14 September 2017

All the Help We Can Get

I spent this afternoon at the movies: in the movie theater and not in front of a TV or computer screen. I saw Logan Lucky a Steven Soderbergh film, and I was the only person in the theater. To a large extent Logan Lucky is a heist film in the Ocean’s Eleven Twelve and Thirteen family, but to my mind it contained a strong political text that was harshly critical of the direction of recent trends in American society. The theme song of the film seems to have been John Denver’s paean to West Virginia, “Take Me Home, Country Roads,” though the romanticization of the state in the song is belied by the reality of life in this rural, Southern state. There is very little of almost heaven in the lives of the Logans and their eventual co-conspirators. The film begins with the firing of Jimmy Logan from his job because his limp is considered a pre-existing condition and therefore an insurance liability. Clearly, the time of the film seems to predate the Affordable Care Act, though recent attempts to repeal the ACA threatens again the possibility of insurance for those with pre-existing medical conditions.  Jimmy Logan in desperate need of money plots to rob the Charlotte Raceway during the NASCAR Coca Cola 600 race along with his brother, Clyde, who lost a hand in the Iraq War, and an assortment of misfits, prison inmates, working class comrades and friends­, some of whom were women but certainly not lovers. In a series of wonderful twists, this ‘gang’ successful pull off the robbery, and Jimmy, who has masterminded a sub-text to the heist, distributes part of the haul to a variety of surprised, sometimes unaware accomplices. Robin Hood comes immediately to mind, but I think Woody Guthrie’s Pretty Boy Floyd seems more appropriately linked to Jimmy Logan’s largesse.
     NASCAR is a quintessentially American sporting professional group situated predominantly in the South and that seems to cater to a large extent to a working class, often rural population. These are the Trump base. But the film depicts a corruption that sits at the center of the organization and evidenced when the administration of the race track that has been robbed collects insurance money for the lost revenue and cheats the insurance company by overstating how much money was not recovered from the robbery. The administrator then of the Raceway stops the FBI investigation in order to protect this piece of fraud. At the film’s end, the FBI agent who had led the investigation quits the FBI and moves to the West Virginia town where pretense and greed are not basic values.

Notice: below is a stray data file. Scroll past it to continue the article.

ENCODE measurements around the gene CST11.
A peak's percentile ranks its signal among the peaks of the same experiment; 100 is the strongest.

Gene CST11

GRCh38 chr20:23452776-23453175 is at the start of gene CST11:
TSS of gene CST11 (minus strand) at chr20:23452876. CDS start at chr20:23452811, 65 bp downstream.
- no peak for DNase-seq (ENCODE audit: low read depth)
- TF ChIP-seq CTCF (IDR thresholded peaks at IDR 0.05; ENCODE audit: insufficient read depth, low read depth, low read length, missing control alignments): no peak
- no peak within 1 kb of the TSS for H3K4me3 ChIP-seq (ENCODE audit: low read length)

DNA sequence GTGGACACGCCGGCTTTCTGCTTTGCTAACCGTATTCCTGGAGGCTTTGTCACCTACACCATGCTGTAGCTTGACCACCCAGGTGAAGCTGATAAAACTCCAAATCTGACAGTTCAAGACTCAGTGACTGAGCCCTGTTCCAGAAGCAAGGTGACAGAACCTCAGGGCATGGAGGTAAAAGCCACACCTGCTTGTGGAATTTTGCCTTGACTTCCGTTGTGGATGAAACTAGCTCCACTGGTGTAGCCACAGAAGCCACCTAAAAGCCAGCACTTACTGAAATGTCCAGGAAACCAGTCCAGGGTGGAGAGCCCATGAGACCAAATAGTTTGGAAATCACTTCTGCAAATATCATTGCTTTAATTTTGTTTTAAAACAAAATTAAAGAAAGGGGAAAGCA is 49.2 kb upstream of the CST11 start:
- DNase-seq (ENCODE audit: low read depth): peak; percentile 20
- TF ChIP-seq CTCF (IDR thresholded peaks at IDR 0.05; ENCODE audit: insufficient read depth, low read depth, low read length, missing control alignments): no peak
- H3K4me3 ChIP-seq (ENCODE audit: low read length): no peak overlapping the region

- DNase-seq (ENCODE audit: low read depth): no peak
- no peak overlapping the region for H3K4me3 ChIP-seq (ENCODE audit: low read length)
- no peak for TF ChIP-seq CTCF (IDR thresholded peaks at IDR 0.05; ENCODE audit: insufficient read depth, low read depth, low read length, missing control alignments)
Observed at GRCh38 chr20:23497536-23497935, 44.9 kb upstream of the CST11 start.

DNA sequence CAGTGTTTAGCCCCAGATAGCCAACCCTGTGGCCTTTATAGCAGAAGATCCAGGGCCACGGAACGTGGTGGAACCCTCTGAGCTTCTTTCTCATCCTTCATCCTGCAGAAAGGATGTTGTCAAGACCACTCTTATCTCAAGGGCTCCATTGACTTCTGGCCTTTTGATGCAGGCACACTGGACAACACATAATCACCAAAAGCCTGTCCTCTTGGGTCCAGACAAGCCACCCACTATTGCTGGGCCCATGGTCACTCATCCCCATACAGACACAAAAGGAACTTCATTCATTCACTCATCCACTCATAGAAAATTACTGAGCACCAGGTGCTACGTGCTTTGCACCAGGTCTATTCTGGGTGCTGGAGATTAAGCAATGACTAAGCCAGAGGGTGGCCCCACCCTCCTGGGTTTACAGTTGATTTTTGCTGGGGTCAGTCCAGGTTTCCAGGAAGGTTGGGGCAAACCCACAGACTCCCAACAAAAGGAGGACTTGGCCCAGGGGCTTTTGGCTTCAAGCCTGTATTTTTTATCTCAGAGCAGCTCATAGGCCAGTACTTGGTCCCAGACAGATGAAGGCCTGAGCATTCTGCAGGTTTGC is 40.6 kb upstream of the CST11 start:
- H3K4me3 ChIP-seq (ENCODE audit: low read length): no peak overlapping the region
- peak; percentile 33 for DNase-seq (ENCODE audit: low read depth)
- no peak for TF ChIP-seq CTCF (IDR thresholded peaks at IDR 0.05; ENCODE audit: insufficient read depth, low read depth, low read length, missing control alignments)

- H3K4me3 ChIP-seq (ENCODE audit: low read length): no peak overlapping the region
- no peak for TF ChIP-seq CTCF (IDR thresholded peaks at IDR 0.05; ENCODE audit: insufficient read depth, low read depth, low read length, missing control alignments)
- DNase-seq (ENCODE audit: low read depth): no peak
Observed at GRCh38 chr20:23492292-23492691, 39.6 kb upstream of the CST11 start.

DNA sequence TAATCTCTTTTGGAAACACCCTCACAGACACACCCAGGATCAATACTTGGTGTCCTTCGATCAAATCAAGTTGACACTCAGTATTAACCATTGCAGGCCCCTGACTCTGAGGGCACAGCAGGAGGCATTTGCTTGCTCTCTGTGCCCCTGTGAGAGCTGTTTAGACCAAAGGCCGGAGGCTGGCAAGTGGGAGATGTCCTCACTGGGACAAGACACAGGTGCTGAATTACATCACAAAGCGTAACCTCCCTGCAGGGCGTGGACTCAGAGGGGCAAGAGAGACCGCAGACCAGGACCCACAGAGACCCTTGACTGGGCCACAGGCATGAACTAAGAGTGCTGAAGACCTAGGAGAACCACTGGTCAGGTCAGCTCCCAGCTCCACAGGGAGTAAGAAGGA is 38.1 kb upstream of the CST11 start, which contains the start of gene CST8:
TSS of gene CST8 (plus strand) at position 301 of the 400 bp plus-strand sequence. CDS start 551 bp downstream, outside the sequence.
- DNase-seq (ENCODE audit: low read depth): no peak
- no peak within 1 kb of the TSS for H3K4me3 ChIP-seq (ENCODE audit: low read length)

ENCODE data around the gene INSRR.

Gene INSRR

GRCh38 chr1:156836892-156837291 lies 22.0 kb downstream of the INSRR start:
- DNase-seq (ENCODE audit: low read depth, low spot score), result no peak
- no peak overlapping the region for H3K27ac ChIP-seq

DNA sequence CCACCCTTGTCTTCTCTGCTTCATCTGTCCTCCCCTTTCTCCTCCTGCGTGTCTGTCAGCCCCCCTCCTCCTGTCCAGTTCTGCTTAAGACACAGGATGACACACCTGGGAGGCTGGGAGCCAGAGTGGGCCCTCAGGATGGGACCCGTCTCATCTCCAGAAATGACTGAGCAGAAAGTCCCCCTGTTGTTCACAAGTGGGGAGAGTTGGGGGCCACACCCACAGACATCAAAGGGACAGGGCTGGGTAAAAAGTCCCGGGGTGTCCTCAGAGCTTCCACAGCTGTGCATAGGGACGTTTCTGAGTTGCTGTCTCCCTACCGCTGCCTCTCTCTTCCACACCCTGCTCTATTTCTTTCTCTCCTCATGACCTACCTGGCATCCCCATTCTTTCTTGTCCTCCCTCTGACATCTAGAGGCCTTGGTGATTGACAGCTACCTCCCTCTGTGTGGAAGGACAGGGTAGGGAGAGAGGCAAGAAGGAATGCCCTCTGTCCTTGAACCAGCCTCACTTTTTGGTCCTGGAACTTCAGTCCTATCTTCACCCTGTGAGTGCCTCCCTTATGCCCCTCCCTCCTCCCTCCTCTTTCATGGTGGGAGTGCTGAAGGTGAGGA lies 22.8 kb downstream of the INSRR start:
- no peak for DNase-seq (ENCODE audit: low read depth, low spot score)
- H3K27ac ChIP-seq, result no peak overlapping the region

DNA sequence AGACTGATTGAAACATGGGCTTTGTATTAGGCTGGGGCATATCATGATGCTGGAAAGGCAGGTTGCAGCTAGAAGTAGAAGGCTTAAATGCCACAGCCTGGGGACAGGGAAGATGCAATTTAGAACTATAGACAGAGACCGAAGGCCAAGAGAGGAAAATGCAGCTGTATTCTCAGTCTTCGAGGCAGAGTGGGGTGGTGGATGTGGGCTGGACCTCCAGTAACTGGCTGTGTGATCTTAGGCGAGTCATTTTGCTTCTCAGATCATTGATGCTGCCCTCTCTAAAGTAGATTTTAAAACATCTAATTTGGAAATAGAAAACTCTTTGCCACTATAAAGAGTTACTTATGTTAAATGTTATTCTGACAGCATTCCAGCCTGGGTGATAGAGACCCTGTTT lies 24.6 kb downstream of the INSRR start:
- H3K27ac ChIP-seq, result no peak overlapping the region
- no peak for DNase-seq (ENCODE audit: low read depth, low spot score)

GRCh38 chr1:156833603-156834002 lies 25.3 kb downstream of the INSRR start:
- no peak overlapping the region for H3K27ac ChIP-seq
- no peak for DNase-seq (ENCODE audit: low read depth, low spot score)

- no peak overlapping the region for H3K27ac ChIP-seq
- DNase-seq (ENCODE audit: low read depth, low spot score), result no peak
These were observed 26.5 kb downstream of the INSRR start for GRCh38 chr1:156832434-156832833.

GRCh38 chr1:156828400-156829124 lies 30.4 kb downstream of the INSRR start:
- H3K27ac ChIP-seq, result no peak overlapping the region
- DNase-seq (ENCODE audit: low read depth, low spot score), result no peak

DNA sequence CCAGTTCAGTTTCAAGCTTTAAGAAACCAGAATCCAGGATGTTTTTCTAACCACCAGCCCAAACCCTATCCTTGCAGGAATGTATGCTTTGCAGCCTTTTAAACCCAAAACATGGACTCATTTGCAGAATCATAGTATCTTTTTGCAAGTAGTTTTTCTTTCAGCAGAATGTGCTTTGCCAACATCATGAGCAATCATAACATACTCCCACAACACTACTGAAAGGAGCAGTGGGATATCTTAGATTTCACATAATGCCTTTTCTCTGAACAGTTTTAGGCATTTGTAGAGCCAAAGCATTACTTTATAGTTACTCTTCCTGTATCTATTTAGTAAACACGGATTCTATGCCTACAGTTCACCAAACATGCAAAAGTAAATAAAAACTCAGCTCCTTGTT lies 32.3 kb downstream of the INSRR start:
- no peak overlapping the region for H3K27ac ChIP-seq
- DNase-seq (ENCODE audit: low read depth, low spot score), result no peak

I appreciate the political theme, muted though it might be. In this nightmare of the Trump presidency, every little bit of support of opposition offers hope that this too, might pass.

01 September 2017

Never a True Story . . . Always a True Story

Today was the first spin in September and the last spin of summer. Monday is Labor Day and the school year begins with classes on Wednesday. Instructor Jason declared this particular spin playlist a Riders Choice and I submitted my choices: Dire Straits’ “Walk of Life” and the Talking Heads “Wild, Wild Life.” The latter is part of the soundtrack for the movie True Stories, a film directed by
David Byrne and that features the music of the group.
     I saw the film when it was released in October, 1986.  I was 39 years old. I took my four-year-old nephew who was staying with me for reasons to complicated to explain here to see the film soon after. Well, in reality (an ironic term really) I am very confused about the exact dates and I know I am conflating and distorting time in this narration. I also can’t quite recall what motivated me to take him to this film as opposed to what must have been an at-the-time current Disney production, but my intention might have had something to do with the philosophical ironic stance the film assumed and which somehow, I had adopted for my life. But perhaps that is another true story. True Stories depicts true life stories that either call into question their truthfulness, or else suggest there is more to the story than can be told: as if there is more truth to be told. Irony means that there is not an objective reality behind my words, my words contain nothing, and certainly not my full meaning that I can’t know myself. Irony means that there is more meaning than my words intend. To take an ironic stance is to acknowledge this gap. Peggy Lee almost expresses the ironic stance when she asks, “Is that all there is?” But the ironist answers, “No. There is always more.” In this way irony offers hope and even transcendence: there is always more to come and therefore, hope for the future. Though irony also acknowledges that we must be less than complete and thus, subject to the ridiculous and the absurd. We often act ridiculous and absurd. And since we can never fully achieve any sense of control or knowledge, we are subject to a power beyond our control. We know very little; we make mistakes. We might learn from our mistakes today, but tomorrow we will without doubt make mistakes. I would like to speak the truth but the best I can do is speak truthfully.